To be fair, the definition of failure is broad. It might mean it blew the budget, overran the time. It doesn’t have to be a multi-million dollar write-off. More commonly, failure means that the system does not perform to specified requirements. It doesn’t do what it set out to do. As most companies don’t write off the expense and start again, the people who work in the business have to make do. And that usually means taking data out of the system and working it in Excel.
Excel and the Persistence of Spreadsheets
No surprise then, that Excel is still by far the most widely used software product in manufacturing, and probably business as a whole. Software vendors are keen to point out the perils of spreadsheets, not least because it is often embedded in the processes that they are trying to replace. And it is tempting to point out the various catastrophic errors that have arisen from spreadsheet mistakes.
But comparing ERP failure with spreadsheet errors is a category mistake. Every Excel workbook starts with a blank spreadsheet. Aside from purely home-grown solutions, every ERP system starts with a packaged product. Vendors will often enable and even encourage customisation (it drives revenue and shifts liability) but the starting point is usually a legacy system. Or more likely, a smush of legacy systems built up over years of acquisition and/or upgrade.
We have all seen some shockingly bad slideshows and read some diabolical documents. But we look to the author for responsibility, we don’t blame Powerpoint or Word. Excel is a tool… for developing tools. Sometimes many Excel files might work together as a system. And these tools and systems can be good, bad or ugly, depending on how they have been built.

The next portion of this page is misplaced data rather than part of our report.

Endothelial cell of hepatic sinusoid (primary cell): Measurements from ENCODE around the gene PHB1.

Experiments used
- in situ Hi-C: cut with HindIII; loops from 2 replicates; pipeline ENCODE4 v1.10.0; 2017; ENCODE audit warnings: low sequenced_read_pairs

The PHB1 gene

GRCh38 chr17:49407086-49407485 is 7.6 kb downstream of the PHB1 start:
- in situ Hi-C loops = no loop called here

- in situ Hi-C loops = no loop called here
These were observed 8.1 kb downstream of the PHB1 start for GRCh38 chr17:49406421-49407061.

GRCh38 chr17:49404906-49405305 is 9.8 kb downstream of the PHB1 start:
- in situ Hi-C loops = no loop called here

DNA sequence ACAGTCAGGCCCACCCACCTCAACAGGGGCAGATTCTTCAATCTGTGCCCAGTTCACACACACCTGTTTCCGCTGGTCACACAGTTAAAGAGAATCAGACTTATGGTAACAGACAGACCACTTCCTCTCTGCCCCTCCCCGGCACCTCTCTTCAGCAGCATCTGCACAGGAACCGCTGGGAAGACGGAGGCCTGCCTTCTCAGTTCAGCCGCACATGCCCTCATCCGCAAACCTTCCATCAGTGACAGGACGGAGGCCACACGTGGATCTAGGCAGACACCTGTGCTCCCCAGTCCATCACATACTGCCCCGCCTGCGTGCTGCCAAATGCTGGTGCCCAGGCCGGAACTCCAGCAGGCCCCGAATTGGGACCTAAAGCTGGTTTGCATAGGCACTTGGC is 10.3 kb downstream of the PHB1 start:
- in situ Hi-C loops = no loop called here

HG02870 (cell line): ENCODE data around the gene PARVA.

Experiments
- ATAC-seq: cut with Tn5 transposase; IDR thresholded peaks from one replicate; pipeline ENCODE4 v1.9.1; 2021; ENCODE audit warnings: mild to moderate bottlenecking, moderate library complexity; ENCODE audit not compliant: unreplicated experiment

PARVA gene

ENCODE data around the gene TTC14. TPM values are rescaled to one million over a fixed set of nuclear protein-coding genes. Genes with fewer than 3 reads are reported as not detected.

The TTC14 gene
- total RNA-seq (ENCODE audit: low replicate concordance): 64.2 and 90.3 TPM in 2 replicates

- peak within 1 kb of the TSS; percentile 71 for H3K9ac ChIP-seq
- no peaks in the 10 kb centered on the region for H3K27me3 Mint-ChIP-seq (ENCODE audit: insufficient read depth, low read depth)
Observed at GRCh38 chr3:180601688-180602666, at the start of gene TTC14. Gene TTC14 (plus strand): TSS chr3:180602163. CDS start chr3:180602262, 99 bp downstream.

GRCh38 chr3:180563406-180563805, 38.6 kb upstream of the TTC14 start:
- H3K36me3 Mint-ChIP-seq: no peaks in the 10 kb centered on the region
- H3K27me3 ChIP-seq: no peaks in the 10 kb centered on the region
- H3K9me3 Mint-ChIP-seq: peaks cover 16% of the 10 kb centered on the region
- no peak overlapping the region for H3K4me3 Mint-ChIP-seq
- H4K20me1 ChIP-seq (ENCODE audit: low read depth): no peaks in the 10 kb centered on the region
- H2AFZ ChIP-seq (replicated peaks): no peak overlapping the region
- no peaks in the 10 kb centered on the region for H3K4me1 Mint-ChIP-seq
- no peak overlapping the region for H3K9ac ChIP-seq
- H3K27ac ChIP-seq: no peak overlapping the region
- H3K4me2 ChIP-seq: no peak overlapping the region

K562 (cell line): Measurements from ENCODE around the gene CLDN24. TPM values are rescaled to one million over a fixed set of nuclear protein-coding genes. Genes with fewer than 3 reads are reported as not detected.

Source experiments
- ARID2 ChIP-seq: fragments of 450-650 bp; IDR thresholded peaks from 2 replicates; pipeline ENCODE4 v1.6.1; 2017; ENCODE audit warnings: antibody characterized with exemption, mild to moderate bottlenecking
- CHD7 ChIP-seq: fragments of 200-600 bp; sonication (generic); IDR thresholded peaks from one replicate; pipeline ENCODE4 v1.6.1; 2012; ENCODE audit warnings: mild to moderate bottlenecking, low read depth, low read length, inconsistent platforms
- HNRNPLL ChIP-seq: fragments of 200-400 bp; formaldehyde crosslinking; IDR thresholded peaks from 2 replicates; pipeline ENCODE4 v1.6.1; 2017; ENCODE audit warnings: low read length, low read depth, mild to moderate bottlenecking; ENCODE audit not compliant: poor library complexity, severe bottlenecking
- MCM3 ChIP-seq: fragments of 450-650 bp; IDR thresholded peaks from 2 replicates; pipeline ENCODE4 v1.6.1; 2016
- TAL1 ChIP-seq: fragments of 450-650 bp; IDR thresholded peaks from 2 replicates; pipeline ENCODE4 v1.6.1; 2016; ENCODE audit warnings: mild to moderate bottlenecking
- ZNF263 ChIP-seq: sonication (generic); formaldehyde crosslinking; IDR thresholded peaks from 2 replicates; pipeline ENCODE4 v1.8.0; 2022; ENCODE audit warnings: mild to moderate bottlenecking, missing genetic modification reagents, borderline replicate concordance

Why develop Excel-based systems for enterprise applications? Because the alternative often doesn’t work and people spend too much time doing repetitive manual data work that can be easily automated. Do we need to throw out our ERP? Of course not. There are likely some things it does well (probably the transactional stuff) and we need to use that data not replicate it.
How do Modular Systems in Excel help With Complexity?
We develop systems using modules for two key reasons:
- To Control the Flow – divide a complex flow of information and decision-making into manageable chunks.
If we are planning demand, inventory, materials and capacity, we can encapsulate each of these functions in their own module. The user organisation can test and validate the inputs and outputs of each. This builds detailed understanding and trust. It avoids the “black-box” approach which takes one set of inputs and gives a final set of outputs, but little understanding of how they were derived.
- Create Reusable Building-Blocks – Modules that get defined once and can be deployed multiple times.
This means there is much more focus on improving a standard block of logic. That cycle of use and feedback is crucial to improvement. The faster the cycle turns, the faster the module will improve. When we have an improved version, we swap it with the one in deployment without needing to re-engineer the entire system.
Now, if we were to develop an entire integrated planning system, but just break the design into modules that connect together, there would be benefits. But this would still be a top-down approach. It might not help with those issues arising from complexity. If instead, each module is created with its own processes, able to make decisions and to respond to feedback, then it might gain some of the benefits from being an adaptive agent in a complex system rather than a set of gears and pulleys in a bigger machine.
This idea will take much more time to illustrate thoroughly. In time, I can flesh this out further in other articles later in this series. For now let’s consider an example with two scenarios: